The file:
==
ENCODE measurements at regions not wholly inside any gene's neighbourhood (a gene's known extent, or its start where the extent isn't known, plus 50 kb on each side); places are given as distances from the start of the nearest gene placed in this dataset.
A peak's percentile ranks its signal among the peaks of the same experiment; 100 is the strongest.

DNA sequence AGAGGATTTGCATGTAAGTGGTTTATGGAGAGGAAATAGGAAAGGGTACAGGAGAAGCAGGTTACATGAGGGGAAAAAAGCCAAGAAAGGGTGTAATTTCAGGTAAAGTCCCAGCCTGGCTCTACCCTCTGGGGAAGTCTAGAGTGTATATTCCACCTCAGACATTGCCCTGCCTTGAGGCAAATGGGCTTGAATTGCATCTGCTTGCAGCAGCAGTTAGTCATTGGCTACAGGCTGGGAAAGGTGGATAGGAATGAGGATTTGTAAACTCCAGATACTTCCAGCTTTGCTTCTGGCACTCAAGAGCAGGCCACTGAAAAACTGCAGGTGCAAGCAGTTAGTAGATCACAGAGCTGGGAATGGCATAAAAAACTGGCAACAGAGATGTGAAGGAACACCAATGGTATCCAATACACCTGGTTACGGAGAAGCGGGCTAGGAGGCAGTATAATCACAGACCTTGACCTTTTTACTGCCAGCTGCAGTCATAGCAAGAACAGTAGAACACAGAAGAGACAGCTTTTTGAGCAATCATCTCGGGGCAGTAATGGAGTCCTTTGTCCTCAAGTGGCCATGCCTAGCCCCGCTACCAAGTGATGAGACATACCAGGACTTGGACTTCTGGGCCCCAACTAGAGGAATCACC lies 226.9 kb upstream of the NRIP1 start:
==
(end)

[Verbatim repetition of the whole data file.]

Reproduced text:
ENCODE measurements at regions not wholly inside any gene's neighbourhood (a gene's known extent, or its start where the extent isn't known, plus 50 kb on each side); places are given as distances from the start of the nearest gene placed in this dataset.
A peak's percentile ranks its signal among the peaks of the same experiment; 100 is the strongest.

DNA sequence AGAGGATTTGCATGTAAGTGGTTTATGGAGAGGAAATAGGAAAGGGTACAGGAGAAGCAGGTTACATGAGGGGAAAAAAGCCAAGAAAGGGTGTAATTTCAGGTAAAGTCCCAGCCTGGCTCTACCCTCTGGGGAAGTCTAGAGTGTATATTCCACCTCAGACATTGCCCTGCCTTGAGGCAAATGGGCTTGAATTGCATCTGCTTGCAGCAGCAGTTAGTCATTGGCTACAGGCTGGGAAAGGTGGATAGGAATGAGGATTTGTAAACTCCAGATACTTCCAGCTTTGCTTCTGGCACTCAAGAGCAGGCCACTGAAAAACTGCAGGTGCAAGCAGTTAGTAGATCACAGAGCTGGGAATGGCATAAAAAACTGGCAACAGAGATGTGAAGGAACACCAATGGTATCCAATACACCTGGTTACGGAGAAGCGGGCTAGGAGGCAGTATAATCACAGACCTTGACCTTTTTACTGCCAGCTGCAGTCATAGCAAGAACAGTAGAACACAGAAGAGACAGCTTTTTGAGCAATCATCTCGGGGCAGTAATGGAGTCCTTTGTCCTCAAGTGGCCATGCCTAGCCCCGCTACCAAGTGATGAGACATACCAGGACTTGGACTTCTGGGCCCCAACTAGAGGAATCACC lies 226.9 kb upstream of the NRIP1 start: